Are you an Ohio business owner who wants to be able to operate your company under an assumed name? If so, consider acquiring a doing business as (DBA) name.
How do you obtain a DBA name for your Ohio company, and how are you allowed to use your new name? In this guide, we’ll walk through every detail of the DBA acquisition process in this state.
How Do I File an Ohio DBA?
In Ohio, the process for getting a DBA (also known as a Trade Name or Fictitious Name) is relatively simple and straightforward. First, you will need to run a business name search, just as you would when registering your business for the first time. You can run a business name search on the Secretary of State’s website.
This ensures that your desired business name is available, and hasn’t already been claimed by another business in the state.
You’ll then need to fill out the Trade Name or Fictitious Name Registration form, which requires the following information: P.O. Box 788
Columbus, OH 43216
Once you finish filling out this form, you will need to include a check for $25. Then, you can mail the form and the check to the Secretary of State’s office, which is located at:
P.O. Box 788 Columbus, OH 43216You can also file this form and pay the fee online at this link.
Get Your Business Domain
To fully embrace the business name, register your URL. With GoDaddy you’ll be able to quickly build a company website so that nobody else can use or take it.
What is an Ohio DBA?
For sole proprietorships and general partnerships, a DBA enables you to use a name other than the owner’s personal name. For limited liability companies and corporations, DBAs allow you to use multiple names to officially refer to your business activities.
There are many different reasons for Ohio companies to acquire ‘doing business as’ names.
- For sole proprietorships and partnerships, they can make your company sound more professional than simply using your own name. You can also open a bank account using your DBA, which can not only help you keep your business and personal assets separate, but customers often have a higher comfort level writing out a check to a business name rather than to an individual’s personal name.
- For corporations and LLCs, DBAs are frequently used to give the company the option of using different names for separate product lines. Another common usage of a DBA is to distinguish satellite businesses from your main company. Restaurant owners love to do this, as for example it can help a fine-dining establishment open a fast-casual spin-off restaurant without affecting customers’ perceptions of the original location. Whether you want to create this separation for marketing or accounting purposes (or both), a doing business as name gives companies options that they wouldn’t otherwise have.
In short, a DBA in Ohio allows businesses to communicate their image and express themselves in different ways without having to actually form a new business to do so.
How Long Does an Ohio DBA Last?
An Ohio trade name or fictitious name lasts for a period of 5 years from the date of registration. If you would like to continue using your assumed name beyond the five-year point, you will need to file the renewal form with the Secretary of State’s office by mail or online. Each time you file a renewal, the state of Ohio will renew your DBA for another five-year period.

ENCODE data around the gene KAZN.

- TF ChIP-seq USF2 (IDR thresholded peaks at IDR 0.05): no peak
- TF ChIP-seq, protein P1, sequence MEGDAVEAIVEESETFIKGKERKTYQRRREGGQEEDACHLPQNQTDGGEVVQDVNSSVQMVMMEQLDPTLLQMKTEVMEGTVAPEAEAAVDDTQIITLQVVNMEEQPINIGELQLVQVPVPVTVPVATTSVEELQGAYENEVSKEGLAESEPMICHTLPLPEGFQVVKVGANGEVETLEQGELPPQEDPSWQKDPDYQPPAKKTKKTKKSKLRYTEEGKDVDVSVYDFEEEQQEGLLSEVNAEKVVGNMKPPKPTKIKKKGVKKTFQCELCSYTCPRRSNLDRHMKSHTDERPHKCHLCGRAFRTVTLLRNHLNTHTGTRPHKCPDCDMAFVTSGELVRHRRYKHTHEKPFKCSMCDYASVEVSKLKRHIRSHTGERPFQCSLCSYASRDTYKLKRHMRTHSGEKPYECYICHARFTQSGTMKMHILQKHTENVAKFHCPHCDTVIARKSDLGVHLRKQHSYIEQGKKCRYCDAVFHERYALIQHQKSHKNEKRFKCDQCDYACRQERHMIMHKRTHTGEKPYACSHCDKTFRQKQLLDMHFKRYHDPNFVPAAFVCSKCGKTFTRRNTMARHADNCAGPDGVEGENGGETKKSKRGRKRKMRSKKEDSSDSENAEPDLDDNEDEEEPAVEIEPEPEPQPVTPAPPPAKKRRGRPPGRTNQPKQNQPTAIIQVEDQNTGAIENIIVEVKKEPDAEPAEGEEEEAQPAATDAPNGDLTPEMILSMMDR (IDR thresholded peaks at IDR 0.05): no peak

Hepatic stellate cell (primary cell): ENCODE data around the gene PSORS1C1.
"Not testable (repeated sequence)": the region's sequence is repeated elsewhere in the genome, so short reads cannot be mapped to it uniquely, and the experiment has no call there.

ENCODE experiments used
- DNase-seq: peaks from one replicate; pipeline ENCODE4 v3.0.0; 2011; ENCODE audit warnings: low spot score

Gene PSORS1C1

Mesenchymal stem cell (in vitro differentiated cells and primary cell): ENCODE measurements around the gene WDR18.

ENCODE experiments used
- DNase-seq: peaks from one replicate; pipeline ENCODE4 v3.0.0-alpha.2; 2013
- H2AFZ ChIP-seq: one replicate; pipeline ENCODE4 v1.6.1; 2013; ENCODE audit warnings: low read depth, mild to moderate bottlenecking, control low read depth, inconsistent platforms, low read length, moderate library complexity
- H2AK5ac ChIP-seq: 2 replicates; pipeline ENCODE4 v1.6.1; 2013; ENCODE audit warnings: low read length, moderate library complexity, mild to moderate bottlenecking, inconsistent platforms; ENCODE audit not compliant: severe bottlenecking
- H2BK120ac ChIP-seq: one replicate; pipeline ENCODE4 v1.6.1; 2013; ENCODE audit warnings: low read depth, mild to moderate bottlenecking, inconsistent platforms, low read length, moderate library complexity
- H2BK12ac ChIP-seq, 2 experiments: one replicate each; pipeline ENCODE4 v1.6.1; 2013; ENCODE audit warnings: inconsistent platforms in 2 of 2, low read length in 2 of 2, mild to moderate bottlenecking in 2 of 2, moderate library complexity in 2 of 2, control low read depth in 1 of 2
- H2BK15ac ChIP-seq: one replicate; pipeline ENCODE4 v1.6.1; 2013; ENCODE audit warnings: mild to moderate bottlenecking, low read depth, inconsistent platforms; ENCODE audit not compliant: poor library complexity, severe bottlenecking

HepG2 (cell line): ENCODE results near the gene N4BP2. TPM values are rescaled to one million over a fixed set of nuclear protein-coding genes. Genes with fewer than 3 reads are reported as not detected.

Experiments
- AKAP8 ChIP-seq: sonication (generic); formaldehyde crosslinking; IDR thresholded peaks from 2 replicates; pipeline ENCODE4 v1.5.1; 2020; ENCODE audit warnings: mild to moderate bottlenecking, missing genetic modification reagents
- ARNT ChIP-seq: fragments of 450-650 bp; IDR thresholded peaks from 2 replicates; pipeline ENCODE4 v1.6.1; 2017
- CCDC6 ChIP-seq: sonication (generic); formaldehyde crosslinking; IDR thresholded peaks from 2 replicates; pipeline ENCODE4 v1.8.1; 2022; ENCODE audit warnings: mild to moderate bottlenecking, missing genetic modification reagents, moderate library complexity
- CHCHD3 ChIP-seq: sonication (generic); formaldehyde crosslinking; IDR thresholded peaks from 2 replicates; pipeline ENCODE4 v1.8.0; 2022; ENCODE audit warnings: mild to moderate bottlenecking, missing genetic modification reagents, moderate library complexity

Should I Hire a Professional DBA Filing Service?
If you’d rather not fill out the paperwork and register for a DBA yourself, there are plenty of reputable companies offering a service. For a fee, these services will assemble the relevant paperwork and submit it to your state, and all you have to do is supply them with some basic information.
While hiring a DBA service can save you some time, there are probably better ways to use your budget. In other states, the process can be more complicated, but the requirements for obtaining an Ohio DBA is simple, and the state allows you to file by mail or online, so most business owners choose to file it themselves. That said, if you’re just too busy to handle any more tasks, most service providers (Ex: LegalZoom) charge a fair rate for this service.
The doing business as name, or DBA for short, is one of the most simple business filings for Ohio entrepreneurs. The process to acquire one is quite straightforward, and you can begin using your new assumed name as soon as the state completes your filing.
We hope this article answered your questions about how to file an Ohio; DBA!
Frequently Asked Questions
Q: Does a DBA provide any legal protections?
A: No, registering a DBA does not legally protect you or your business. If you’re seeking personal asset protection, you might want to look into forming a corporation or a limited liability company rather than just acquiring a DBA name.
Q: Does a DBA need a registered agent?
A: A registered agent is not a legal requirement for sole proprietorships or general partnerships that acquire DBA names. However, limited liability companies and corporations do require a registered agent whether they have a DBA or not.
Q: Can someone else register a business using the same name as my DBA?
A: Filing a DBA does not give your business exclusive rights to your assumed name. If someone wants to use the same name, and they form an LLC or corporation with it, they are legally allowed to take your name for themselves.
Q: Does the state of Ohio require publication of a DBA name?
A: No, you do not need to publish notice of your DBA in the state of Ohio.